By Joel Hall
Frank Varner, 68, has been cutting hair since 1963, the last 23 years spent at his modest barber shop on 101 Souder Way in Jonesboro.
He says he doesn't do it for the money, but to stay in tune with the pulse of the community. "It's not about making a living," says Varner. "I just like to get to know people. You meet all kinds of people, and everybody has a different story. Most people will talk to a barber about things they wouldn't talk about with anybody else."
The thoughts and desires of the community, Varner says, are what inspired him to become the first black member of the Jonesboro City Council.
From 1970-1971, shortly after desegregation, Varner served one, two-year term on the Jonesboro City Council. While his time on the board was short, he says it made a big difference, and paved the way for black elected officials in the county.
"We weren't the majority then," he says. "Blacks and whites got along, on the whole, in Jonesboro." However, "we didn't have no voice or say so in the government. That's what gave me the encouragement to run for the Jonesboro City Council."
Varner says that during desegregation in the South, Jonesboro escaped the violence and turmoil experienced in places like Alabama, Mississippi and Arkansas. Integration, however, did not immediately solve many of the social and economic inequalities experienced by black residents at the time, he says.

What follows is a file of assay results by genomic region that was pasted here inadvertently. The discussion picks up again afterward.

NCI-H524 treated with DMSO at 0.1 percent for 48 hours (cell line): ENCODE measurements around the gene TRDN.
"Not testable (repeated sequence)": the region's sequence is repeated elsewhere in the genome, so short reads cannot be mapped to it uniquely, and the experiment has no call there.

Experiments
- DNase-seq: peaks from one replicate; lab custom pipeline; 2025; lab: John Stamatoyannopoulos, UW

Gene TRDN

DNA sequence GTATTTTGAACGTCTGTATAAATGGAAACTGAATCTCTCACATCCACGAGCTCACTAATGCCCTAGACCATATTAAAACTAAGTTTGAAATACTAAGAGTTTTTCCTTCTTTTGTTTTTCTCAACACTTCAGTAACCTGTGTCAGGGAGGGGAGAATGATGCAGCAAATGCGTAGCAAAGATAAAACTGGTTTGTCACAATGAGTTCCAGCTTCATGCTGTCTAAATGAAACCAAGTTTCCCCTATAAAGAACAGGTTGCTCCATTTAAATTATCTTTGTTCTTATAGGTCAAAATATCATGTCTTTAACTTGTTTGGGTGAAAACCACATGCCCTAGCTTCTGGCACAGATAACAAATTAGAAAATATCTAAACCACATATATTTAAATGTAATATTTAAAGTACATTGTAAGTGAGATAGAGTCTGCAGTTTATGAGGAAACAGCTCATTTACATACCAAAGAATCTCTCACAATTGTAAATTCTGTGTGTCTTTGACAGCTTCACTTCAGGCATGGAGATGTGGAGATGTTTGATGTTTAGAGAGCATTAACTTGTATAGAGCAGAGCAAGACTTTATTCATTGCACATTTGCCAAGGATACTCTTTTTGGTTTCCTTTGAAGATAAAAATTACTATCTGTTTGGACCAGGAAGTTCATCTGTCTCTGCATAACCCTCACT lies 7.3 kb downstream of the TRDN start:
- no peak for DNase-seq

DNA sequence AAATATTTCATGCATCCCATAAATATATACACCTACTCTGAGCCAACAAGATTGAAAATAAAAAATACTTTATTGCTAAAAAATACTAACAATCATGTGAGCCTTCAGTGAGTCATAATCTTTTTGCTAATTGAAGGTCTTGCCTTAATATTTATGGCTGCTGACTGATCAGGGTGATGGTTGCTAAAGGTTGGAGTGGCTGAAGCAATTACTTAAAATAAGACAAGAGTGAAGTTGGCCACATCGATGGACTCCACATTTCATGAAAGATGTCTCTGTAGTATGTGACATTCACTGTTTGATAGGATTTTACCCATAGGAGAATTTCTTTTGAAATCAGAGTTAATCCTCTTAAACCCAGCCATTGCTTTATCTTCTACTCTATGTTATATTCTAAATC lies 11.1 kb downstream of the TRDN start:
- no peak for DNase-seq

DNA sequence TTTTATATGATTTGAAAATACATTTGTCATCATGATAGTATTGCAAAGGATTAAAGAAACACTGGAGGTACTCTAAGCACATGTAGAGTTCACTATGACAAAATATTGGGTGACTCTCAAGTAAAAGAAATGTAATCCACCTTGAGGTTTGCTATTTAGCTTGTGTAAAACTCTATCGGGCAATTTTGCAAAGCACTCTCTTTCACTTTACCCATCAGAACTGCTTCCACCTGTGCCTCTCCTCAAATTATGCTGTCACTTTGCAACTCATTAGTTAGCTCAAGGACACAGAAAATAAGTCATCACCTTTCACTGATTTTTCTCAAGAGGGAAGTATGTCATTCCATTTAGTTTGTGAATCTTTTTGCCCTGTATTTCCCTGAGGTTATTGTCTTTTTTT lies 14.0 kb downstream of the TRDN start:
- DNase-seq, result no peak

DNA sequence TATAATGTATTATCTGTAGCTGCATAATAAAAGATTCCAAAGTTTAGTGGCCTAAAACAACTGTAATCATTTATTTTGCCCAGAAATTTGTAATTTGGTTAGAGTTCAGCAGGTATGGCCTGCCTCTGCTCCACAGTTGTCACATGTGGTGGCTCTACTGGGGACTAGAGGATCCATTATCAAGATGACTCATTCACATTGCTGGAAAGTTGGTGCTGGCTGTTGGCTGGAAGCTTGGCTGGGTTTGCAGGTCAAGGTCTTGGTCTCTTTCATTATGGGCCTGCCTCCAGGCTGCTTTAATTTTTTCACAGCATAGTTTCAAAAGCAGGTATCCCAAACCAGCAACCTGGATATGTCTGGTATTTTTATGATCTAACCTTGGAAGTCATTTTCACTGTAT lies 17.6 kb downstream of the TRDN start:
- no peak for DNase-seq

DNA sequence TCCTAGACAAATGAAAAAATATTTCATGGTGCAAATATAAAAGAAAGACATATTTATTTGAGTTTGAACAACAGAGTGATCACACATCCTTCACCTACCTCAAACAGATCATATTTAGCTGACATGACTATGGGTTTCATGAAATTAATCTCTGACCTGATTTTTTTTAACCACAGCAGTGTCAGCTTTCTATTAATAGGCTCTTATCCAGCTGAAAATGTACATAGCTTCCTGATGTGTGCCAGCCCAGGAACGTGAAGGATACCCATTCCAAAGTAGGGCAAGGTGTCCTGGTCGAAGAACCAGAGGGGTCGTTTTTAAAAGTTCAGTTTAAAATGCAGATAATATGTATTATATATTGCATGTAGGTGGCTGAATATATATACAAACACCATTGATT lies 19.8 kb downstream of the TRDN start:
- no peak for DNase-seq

"All the people who worked on the garbage [truck, in Jonesboro] were black," he says. "They didn't have any [health] insurance. Over there at the Johnson [Street] Cemetery, they used to cut the grass all through the white part and stopped at the part where the black people were buried. It looked like a jungle back there."
Varner says that during his term, he was successful in convincing a nearly all-white city council to properly tend to the cemetery and to offer health insurance to the city's sanitation workers. He says he was also successful at getting the board to hire its first black police officer.
According to Varner, his successful election to the city council influenced other black residents to follow in his footsteps, including: Carl G. Souder, for whom Souder Way is named; Eula Wilborn Ponds Perry, the first black Jonesboro city councilwoman, for whom the Eula Wilborn Ponds Perry Center for Learning is named; Cliff Williams; and Wallace Norrington, who currently serves on the city council.
Rev. Charles W. Grant, has served as a pivotal character in Clayton County for more than 40 years. A few years before Varner ran for Jonesboro City Council, Grant founded the Clayton County Community Services Authority and worked out of a small office in the Historic Clayton County Courthouse.
Grant says that at a time when blacks had little representation in the county, Varner "was among those who had the patience and due diligence to make it better. "What was happening in Alabama and so forth, people took a look at that and didn't want that here," he says.
"They were willing to sit down with this organization or that organization and maintain an atmosphere of peace," he says. "I think it speaks volumes of the people of Jonesboro and him, to try to crush any open alienation and segregation. I would say that the black race did not just put him in. White people contributed to this as well."
Norrington, who has served a total of 17 years as a Jonesboro councilman, says he continues to be inspired by Varner's election to the board. "I think both [black and white] races were aware that all people needed to be represented in Jonesboro," he says. "I think that has been the greatness of Jonesboro, and that is what made me want to serve. He has been an inspiration, not only for me, but for all the people of Jonesboro."